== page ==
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Encouraging Heroes. You can be one too.

(Editor’s note: Today’s guest post is from Kitty Holman, and she’s giving us all some ideals to live up to. I have to admit, I say one of these things; but it’s not quite in the way mentioned here. Thanks Kitty!)

Growing up I always vowed never to act like my parents. I promised myself that I would never give my children the all too familiar brush off answers that used to drive me bonkers like, “because I said so” when asked why I couldn’t go to the park and play. Most make this same vow to never utter those words yet somehow, history always repeats itself. But according to child and teen psychologist Dr. Jennifer Hartstein, parents might want to try a little harder to keep that promise. In a recent CBS Early Morning Show interview, Hartstein said answers like “because I said so” can ultimately damage your child’s self-esteem. Below is a breakdown of her top three things not to say to your child and why.

What you say: “Because I said so.”

What they hear/think: “What I have to say doesn’t matter.”

Whether it’s declining a child’s request or the immediate response to a question, most parents typically regurgitate “because I said so” to end conversations with their child. Parents do this because they feel as authority figures their responses need no justification or explanation. However, according to Hartstein, your child is going to hear things (and think) “well, clearly you don’t want to know what I have to say,’ or, ‘clearly my input doesn’t matter,’ so they’re going to question whether or not they should even try.” When all is said and done, Hartstein suggests the best alternative is to give the child a firm no (not because I said so) and explain to them why you are saying no. They’ll know it’s not because their “input doesn’t matter.”

What you say: “What were you thinking?!”

What they hear: “What’s wrong with you?”

Because children (especially teenagers) “live in the moment,” chances are if you ask your child what he or she was thinking, you’ll get a generic answer such as “I don’t know.” As annoying as that answer may be, they’re most likely telling the truth—he or she just wasn’t thinking. So instead of chewing off his or her head, Hartstein advises to maintain an open-communication whenever your child makes a big mistake. She says it’s imperative that parents try to evaluate the whole situation with their child first and give them a chance to explain themselves. This includes having a walk-through of the entire situation—including what led them up to that point of the mistake. This is not to say that she is against punishment, but offers an alternative method to avoid a common phrase that could have negative life-long affects. And remember: everyone makes mistakes at some point, even you the parent.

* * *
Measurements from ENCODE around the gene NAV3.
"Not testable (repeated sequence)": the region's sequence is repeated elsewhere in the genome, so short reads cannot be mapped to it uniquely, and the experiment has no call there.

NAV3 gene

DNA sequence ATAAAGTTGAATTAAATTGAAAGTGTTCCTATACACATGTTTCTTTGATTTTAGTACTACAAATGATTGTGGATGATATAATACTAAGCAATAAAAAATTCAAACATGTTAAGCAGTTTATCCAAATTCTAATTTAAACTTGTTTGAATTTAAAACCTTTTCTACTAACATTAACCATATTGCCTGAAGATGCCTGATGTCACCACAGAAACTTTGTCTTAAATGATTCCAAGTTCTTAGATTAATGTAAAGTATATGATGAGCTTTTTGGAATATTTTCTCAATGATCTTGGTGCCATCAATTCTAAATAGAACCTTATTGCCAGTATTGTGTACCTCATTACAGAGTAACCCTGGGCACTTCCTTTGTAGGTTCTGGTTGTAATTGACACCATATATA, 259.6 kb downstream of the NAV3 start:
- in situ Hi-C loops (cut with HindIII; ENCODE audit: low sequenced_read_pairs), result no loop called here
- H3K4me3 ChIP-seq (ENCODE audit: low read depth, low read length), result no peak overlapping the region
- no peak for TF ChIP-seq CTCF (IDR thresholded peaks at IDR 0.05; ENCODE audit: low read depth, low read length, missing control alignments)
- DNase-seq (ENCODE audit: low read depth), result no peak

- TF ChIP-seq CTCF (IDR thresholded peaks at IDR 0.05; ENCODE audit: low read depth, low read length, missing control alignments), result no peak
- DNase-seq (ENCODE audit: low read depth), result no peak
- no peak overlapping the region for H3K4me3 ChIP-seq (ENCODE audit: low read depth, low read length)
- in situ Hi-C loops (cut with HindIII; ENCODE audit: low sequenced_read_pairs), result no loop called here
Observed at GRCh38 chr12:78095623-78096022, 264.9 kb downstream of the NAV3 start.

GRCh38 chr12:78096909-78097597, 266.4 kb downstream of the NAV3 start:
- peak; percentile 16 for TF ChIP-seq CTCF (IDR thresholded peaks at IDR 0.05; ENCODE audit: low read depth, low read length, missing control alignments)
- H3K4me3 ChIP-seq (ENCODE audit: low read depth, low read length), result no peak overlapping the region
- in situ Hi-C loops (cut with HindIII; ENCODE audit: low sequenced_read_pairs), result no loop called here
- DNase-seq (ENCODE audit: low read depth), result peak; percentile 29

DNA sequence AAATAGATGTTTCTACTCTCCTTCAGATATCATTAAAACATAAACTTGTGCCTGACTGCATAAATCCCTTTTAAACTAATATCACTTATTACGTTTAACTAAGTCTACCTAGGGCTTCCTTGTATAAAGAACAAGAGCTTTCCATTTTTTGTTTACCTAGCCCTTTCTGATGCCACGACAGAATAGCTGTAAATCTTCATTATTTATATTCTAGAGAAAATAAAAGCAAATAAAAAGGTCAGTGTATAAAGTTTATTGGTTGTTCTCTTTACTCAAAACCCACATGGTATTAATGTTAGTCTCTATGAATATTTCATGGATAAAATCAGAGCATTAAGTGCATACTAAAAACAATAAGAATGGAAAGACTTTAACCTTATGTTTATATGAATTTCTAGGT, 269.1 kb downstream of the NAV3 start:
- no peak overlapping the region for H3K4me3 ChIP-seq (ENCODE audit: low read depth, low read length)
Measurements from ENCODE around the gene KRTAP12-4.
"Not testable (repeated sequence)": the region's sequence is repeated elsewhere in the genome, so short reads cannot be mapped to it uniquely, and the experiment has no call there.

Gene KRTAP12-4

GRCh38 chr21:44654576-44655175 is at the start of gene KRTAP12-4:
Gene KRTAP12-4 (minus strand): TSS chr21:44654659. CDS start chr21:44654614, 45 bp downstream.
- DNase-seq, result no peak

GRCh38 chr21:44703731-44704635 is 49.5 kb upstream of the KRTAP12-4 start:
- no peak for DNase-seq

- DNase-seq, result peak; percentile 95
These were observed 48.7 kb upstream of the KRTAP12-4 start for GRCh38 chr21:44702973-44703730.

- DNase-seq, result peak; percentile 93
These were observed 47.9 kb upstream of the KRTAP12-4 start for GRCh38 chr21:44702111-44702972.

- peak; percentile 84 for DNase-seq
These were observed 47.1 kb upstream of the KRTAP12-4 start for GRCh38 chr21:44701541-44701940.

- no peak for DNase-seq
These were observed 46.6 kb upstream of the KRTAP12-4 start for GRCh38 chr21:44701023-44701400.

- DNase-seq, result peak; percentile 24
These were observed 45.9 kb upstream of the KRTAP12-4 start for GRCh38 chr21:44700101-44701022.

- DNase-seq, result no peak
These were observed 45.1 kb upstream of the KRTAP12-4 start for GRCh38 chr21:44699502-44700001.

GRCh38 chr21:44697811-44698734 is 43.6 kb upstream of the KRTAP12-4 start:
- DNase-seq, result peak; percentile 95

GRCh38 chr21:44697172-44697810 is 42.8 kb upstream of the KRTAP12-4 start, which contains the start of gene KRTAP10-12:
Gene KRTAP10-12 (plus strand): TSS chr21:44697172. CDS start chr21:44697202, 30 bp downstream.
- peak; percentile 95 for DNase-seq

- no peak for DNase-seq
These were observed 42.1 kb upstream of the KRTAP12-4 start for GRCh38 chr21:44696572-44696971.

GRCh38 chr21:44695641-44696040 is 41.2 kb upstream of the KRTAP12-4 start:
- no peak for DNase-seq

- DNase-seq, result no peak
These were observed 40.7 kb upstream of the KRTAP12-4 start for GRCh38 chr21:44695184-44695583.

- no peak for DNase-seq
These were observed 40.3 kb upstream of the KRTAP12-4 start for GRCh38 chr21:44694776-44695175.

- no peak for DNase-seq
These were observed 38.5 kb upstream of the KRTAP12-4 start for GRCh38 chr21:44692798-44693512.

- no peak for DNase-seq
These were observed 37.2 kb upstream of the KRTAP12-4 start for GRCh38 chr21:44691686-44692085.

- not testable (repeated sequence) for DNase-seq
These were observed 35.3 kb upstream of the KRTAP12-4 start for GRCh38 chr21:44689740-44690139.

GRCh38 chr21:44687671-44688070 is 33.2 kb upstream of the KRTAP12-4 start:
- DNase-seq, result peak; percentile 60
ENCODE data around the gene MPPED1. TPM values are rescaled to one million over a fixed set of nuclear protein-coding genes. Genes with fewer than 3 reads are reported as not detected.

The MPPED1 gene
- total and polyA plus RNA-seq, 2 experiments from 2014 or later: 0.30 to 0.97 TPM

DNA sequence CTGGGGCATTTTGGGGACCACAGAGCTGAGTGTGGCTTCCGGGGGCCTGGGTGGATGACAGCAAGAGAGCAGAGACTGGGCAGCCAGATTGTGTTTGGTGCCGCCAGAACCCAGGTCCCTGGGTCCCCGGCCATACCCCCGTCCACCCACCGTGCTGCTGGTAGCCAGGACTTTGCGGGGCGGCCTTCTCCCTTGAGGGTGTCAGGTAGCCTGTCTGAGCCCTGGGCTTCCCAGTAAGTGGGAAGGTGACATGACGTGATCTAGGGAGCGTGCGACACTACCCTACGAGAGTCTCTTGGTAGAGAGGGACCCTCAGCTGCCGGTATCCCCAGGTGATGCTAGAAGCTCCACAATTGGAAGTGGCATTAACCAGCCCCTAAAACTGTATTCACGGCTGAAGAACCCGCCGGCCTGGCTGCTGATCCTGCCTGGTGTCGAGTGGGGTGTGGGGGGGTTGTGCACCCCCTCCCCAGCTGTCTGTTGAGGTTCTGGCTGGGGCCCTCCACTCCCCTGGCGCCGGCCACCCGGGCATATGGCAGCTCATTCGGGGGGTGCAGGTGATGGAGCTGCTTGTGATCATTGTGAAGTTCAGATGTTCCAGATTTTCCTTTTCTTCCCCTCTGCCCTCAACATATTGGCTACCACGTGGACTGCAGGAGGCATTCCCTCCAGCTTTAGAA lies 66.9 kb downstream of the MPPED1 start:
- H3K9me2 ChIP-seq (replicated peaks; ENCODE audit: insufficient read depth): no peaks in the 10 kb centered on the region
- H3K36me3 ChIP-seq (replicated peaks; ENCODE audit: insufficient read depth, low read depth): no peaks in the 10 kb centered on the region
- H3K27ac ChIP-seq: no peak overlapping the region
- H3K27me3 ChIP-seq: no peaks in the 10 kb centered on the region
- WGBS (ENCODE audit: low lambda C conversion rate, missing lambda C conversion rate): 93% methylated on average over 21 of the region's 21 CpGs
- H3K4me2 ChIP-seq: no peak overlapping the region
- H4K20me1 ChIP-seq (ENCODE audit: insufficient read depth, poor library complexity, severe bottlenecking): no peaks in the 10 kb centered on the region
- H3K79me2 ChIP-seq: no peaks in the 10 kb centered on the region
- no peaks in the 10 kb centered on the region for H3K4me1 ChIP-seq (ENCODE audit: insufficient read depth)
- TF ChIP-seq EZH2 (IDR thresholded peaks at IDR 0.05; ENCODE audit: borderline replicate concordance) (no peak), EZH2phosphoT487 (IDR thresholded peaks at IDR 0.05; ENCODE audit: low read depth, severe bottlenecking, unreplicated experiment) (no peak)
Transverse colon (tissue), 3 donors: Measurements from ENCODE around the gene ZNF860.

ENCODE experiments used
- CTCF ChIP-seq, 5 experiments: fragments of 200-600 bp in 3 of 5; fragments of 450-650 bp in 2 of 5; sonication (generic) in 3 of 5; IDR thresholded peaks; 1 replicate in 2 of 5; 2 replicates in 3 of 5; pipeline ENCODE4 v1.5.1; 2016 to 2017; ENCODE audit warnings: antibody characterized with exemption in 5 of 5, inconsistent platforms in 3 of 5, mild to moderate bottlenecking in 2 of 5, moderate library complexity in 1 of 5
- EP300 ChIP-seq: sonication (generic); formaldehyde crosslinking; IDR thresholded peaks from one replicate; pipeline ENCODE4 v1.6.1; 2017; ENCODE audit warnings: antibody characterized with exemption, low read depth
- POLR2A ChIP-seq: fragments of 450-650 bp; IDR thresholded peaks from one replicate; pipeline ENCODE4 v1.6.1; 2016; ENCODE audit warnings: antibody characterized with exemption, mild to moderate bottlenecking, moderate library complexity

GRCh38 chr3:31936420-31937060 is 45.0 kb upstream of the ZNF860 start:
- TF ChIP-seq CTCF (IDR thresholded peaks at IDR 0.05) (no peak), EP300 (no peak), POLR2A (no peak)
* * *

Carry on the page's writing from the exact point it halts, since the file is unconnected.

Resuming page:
What you say: “What do you know? You’re just a kid!”

What they hear/think: “Maybe I don’t know anything. Maybe I really am dumb.”

Children can be frustrating at times. Some of a certain “know-it-all” stage more frustrating than others. While certain children may they think they know everything the truth of the matter is they don’t. And it’s your job to teach them, especially things that schools can’t. If your child wants to voluntarily express wrong information or makes a mistake, Hartstein says don’t reprimand them because of the fact that he/she is a child. Educate them.

This guest post is contributed by Kitty Holman, who writes on the topics of nursing schools. She welcomes your comments at her email Id: kitty.holman20@gmail.com.

Earnest Parenting: help for parents who want to know what to say to their children.

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